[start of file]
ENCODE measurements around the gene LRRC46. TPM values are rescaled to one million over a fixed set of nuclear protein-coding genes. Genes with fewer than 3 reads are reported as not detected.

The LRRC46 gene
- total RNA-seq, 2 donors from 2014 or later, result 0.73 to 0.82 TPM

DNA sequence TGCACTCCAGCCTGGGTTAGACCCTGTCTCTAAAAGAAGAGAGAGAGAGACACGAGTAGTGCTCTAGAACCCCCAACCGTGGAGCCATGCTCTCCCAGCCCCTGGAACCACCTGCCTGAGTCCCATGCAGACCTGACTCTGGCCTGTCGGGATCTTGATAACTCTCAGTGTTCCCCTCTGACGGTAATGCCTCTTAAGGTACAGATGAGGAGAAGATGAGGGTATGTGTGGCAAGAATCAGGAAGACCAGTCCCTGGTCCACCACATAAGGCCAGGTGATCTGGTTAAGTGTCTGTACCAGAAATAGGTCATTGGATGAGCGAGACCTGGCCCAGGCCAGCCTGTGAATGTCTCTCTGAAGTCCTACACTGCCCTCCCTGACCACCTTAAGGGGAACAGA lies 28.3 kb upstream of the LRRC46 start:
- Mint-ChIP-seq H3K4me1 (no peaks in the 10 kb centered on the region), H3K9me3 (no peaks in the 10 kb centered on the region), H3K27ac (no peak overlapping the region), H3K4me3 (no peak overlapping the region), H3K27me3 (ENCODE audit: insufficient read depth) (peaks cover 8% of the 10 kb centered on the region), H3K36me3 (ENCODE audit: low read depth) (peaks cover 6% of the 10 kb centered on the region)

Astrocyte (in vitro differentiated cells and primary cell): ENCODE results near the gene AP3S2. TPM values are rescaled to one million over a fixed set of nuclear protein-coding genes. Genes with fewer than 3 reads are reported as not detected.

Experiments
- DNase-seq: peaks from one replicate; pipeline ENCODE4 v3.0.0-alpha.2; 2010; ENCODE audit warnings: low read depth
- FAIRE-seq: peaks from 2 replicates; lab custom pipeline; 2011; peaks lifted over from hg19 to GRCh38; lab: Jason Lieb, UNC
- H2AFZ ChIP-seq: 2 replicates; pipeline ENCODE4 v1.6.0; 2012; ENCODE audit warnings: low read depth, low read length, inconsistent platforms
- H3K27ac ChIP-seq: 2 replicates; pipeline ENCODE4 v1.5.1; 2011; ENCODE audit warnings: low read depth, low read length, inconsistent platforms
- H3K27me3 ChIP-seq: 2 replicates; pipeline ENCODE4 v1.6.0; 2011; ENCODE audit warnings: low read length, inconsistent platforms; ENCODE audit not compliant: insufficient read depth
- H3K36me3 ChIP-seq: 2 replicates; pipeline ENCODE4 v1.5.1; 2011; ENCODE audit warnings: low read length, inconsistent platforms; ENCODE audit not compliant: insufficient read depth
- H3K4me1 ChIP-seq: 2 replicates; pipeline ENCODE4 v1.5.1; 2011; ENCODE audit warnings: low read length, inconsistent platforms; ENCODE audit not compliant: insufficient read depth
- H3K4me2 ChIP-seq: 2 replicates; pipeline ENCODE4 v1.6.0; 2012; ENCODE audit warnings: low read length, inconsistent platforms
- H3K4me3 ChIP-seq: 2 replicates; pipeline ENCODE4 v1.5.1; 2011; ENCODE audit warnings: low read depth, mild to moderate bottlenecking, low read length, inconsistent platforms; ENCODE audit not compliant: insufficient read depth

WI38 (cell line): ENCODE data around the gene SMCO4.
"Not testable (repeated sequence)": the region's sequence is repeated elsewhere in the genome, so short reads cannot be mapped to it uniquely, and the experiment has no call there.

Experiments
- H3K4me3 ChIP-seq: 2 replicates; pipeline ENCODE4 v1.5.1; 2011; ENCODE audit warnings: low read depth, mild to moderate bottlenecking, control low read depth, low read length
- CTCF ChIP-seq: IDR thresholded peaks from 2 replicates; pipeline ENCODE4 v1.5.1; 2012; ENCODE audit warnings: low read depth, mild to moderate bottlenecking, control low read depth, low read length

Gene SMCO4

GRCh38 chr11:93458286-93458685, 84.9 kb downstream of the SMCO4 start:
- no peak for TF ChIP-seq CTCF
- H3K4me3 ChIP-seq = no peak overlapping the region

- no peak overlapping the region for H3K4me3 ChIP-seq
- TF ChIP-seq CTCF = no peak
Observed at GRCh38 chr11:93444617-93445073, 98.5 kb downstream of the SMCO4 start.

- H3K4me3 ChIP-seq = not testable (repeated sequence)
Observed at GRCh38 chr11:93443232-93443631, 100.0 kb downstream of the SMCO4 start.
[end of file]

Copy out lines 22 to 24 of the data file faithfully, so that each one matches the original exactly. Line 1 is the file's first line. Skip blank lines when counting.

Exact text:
Gene SMCO4

GRCh38 chr11:93458286-93458685, 84.9 kb downstream of the SMCO4 start:
- no peak for TF ChIP-seq CTCF